Otto, the only survivor of the Franks, returned to Amsterdam after the war to find that her diary had been saved by his secretary, Miep Gies, and his efforts led to its publication in 1947. It was translated from its original Dutch version and first published in English in 1952 as The Diary of a Young Girl, and has since been translated into over 70 languages.
  • 2020-02-16 5:24 PM | Thomas
    A great deal of intelligence can be invested in ignorance when the need for illusion is deep.

      --Saul Bellow, writer, Nobel laureate (1915-2005)

    (16:7.7) Man's choosing between good and evil is influenced, not only by the keenness of his moral nature, but also by such influences as ignorance, immaturity, and delusion. A sense of proportion is also concerned in the exercise of virtue because evil may be perpetrated when the lesser is chosen in the place of the greater as a result of distortion or deception. The art of relative estimation or comparative measurement enters into the practice of the virtues of the moral realm.

    (71:3.1)  And after all, no state can transcend the moral values of its citizenry as exemplified in their chosen leaders. Ignorance and selfishness will insure the downfall of even the highest type of government.

    (100:1.2) The chief inhibitors of growth are prejudice and ignorance.

    (102:2.1) True, one's perception of religion is still human and therefore subject to the bondage of ignorance, the slavery of superstition, the deceptions of sophistication, and the delusions of false philosophy.

         Saul Bellow was a Canadian-American writer. For his literary work, Bellow was awarded the Pulitzer Prize, the Nobel Prize for Literature, and the National Medal of Arts. He is the only writer to win the National Book Award for Fiction three times and he received the National Book Foundation's lifetime Medal for Distinguished Contribution to American Letters in 1990.
         In the words of the Swedish Nobel Committee, his writing exhibited "the mixture of rich picaresque novel and subtle analysis of our culture, of entertaining adventure, drastic and tragic episodes in quick succession interspersed with philosophic conversation, all developed by a commentator with a witty tongue and penetrating insight into the outer and inner complications that drive us to act, or prevent us from acting, and that can be called the dilemma of our age." His best-known works include The Adventures of Augie March, Henderson the Rain King, Herzog, Mr. Sammler's Planet, Seize the Day, Humboldt's Gift and Ravelstein. Bellow was widely regarded as one of the 20th century's greatest authors.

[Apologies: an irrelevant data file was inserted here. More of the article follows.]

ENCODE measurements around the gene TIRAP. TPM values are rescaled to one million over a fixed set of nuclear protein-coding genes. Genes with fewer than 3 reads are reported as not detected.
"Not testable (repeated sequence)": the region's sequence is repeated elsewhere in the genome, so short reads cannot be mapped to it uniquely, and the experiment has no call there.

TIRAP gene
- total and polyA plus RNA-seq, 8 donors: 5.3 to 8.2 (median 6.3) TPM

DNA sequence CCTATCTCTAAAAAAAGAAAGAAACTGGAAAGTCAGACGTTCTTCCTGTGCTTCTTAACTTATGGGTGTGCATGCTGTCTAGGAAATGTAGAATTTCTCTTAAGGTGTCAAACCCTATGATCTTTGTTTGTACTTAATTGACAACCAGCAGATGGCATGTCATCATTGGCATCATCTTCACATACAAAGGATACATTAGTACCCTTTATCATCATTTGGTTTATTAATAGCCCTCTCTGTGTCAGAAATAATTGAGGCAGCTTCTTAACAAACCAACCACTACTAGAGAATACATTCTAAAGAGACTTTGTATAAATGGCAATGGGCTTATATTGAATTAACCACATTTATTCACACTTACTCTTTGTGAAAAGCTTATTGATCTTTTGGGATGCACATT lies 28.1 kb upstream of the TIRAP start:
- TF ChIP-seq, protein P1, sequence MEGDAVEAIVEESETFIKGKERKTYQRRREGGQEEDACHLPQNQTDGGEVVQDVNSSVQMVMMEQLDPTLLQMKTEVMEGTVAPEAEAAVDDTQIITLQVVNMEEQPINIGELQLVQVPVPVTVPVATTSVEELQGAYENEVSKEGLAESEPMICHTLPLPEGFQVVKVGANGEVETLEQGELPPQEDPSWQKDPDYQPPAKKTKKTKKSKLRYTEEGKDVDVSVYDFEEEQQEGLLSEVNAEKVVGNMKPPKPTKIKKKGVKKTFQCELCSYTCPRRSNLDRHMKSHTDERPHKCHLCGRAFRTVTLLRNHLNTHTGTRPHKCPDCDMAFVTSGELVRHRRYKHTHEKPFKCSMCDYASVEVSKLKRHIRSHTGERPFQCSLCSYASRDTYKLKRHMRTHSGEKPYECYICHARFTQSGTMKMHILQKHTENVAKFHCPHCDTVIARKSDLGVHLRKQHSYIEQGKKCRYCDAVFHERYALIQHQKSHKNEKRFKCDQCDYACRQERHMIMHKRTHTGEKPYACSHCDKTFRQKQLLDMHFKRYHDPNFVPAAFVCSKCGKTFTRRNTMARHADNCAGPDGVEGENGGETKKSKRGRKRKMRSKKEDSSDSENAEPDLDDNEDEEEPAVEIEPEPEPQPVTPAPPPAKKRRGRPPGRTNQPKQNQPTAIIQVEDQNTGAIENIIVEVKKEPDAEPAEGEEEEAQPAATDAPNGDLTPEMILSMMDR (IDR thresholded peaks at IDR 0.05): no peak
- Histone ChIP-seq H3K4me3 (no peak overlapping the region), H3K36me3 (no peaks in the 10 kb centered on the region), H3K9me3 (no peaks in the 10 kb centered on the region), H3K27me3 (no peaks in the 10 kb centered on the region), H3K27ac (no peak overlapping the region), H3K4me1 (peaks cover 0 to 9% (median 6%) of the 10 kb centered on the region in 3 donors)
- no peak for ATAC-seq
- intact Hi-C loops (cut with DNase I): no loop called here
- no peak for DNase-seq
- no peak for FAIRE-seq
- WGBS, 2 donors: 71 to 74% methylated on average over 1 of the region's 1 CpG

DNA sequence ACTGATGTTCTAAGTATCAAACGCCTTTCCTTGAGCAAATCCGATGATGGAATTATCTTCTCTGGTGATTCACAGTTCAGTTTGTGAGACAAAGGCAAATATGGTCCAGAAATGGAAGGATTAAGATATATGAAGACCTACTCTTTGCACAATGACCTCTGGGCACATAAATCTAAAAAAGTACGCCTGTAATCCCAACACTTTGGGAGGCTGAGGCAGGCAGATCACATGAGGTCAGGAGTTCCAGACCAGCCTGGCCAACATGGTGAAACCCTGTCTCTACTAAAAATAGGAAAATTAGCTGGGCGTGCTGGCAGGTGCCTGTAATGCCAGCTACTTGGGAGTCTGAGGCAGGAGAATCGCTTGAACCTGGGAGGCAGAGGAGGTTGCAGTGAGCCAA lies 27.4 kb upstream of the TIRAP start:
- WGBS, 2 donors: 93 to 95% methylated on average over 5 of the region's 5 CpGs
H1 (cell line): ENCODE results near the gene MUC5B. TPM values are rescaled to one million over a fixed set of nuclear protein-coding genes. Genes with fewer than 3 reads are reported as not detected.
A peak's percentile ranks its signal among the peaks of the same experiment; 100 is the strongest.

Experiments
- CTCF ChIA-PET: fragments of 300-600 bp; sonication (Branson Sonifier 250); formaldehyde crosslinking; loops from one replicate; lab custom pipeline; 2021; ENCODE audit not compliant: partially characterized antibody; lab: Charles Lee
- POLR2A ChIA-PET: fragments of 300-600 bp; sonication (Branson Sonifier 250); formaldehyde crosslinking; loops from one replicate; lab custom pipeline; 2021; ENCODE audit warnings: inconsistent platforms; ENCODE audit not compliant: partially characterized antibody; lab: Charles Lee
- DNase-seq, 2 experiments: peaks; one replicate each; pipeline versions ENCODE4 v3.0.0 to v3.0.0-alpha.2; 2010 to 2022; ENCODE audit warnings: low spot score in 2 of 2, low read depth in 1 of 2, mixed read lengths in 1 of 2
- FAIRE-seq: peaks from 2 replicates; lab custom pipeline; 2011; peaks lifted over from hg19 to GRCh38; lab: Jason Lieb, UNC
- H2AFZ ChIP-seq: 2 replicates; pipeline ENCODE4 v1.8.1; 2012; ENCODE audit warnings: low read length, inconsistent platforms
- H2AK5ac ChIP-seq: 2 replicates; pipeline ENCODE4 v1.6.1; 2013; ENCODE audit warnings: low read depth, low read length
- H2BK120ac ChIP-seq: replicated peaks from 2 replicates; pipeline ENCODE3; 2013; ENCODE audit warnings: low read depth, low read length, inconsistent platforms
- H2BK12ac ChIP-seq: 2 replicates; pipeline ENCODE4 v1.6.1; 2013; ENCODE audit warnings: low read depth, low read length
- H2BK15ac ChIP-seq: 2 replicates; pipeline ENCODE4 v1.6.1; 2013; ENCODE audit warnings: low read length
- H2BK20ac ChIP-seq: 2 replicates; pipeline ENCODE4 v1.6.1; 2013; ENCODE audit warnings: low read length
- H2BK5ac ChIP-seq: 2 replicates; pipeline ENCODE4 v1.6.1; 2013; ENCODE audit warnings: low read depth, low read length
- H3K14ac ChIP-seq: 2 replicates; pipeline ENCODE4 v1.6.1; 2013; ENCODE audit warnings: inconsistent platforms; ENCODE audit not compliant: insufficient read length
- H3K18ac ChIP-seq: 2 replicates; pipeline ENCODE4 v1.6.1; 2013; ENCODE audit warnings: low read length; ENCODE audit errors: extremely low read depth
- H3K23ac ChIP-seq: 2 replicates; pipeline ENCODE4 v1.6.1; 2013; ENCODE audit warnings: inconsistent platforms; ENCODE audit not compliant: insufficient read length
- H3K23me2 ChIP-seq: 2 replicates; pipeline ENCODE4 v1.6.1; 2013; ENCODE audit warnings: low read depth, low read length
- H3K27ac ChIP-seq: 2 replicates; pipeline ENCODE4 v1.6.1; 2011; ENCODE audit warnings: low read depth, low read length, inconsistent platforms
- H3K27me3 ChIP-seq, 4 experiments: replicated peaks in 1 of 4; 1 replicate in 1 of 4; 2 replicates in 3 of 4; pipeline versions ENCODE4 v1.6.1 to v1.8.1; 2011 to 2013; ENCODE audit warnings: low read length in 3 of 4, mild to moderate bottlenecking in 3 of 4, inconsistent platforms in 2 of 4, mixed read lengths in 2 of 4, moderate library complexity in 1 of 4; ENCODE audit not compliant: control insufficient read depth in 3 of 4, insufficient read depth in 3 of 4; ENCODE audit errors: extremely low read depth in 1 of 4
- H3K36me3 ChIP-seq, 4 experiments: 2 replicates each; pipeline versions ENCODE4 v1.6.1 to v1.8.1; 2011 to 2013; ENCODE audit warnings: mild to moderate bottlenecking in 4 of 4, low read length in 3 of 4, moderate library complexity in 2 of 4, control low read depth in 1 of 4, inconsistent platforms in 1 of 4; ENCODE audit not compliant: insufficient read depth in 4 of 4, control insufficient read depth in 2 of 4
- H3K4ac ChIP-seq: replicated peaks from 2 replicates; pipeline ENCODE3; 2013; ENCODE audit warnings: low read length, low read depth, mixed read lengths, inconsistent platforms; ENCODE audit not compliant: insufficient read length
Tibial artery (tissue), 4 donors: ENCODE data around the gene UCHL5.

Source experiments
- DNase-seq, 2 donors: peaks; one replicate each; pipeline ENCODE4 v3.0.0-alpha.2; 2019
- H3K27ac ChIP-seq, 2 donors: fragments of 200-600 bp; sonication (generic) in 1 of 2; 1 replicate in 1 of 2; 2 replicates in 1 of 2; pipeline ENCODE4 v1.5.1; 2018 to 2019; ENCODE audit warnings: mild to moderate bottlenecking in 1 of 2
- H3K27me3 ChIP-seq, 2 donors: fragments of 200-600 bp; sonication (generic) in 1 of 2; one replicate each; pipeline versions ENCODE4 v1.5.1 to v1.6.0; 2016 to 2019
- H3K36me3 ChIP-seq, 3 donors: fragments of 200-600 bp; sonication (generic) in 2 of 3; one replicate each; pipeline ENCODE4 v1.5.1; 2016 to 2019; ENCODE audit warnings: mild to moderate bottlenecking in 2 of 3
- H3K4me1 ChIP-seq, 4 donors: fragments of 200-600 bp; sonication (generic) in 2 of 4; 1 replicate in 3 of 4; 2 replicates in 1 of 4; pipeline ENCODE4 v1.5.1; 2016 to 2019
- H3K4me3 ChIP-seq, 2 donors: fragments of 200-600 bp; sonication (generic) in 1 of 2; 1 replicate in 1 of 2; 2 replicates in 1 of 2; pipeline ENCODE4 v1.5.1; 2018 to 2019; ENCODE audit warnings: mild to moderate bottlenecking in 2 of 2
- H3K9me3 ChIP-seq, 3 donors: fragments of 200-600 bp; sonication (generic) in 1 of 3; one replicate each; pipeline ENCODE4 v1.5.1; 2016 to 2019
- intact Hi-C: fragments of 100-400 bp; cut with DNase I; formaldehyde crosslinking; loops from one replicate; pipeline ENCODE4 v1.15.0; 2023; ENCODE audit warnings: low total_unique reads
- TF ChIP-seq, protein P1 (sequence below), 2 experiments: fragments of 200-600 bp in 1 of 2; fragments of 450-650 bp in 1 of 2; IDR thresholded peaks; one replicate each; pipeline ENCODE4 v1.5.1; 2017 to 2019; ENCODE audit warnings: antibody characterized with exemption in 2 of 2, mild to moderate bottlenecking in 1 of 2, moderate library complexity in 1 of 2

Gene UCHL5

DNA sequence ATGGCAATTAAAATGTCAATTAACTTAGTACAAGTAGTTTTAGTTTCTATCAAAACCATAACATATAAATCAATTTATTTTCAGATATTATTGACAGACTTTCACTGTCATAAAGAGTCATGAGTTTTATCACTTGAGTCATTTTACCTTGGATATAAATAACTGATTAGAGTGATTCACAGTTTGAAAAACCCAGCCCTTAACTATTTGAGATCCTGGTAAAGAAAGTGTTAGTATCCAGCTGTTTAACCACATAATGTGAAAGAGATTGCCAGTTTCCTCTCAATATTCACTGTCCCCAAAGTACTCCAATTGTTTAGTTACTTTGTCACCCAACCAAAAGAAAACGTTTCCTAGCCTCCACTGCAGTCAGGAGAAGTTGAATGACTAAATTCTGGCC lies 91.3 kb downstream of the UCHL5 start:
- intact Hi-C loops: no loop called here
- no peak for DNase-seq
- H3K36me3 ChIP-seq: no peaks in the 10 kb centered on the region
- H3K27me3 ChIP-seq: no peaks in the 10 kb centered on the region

Bellow said that of all his characters, Eugene Henderson, of Henderson the Rain King, was the one most like himself. Bellow grew up as an immigrant from Quebec. As Christopher Hitchens describes it, Bellow's fiction and principal characters reflect his own yearning for transcendence, a battle "to overcome not just ghetto conditions but also ghetto psychoses." Bellow's protagonists, in one shape or another, all wrestle with what Albert Corde, the dean in The Dean's December, called "the big-scale insanities of the 20th century." This transcendence of the "unutterably dismal" (a phrase from Dangling Man) is achieved, if it can be achieved at all, through a "ferocious assimilation of learning" (Hitchens) and an emphasis on nobility.

  • 2020-02-09 9:13 PM | Thomas

    If you have knowledge, let others light their candles in it.
    ---Margaret Fuller, author (1810-1850)

    (140:3.13) You are the light of the world. A city set upon a hill cannot be hid. Neither do men light a candle and put it under a bushel, but on a candlestick; and it gives light to all who are in the house. Let your light so shine before men that they may see your good works and be led to glorify your Father who is in heaven.

    (140:4.5) While light dispels darkness, it can also be so "blinding" as to confuse and frustrate. We are admonished to let our light so shine that our fellows will be guided into new and godly paths of enhanced living. Our light should so shine as not to attract attention to self. Even one's vocation can be utilized as an effective "reflector" for the dissemination of this light of life.

    (151:3.1) You are to let your light shine but do so with wisdom and discretion. No man, when he lights a lamp, covers it up with a vessel or puts it under the bed; he puts his lamp on a stand where all can behold the light.

         Sarah Margaret Fuller Ossoli commonly known as Margaret Fuller, was an American journalist, editor, critic, and women's rights advocate associated with the American transcendentalism movement. She was the first full-time American female book reviewer in journalism. Her book Woman in the Nineteenth Century is considered the first major feminist work in the United States.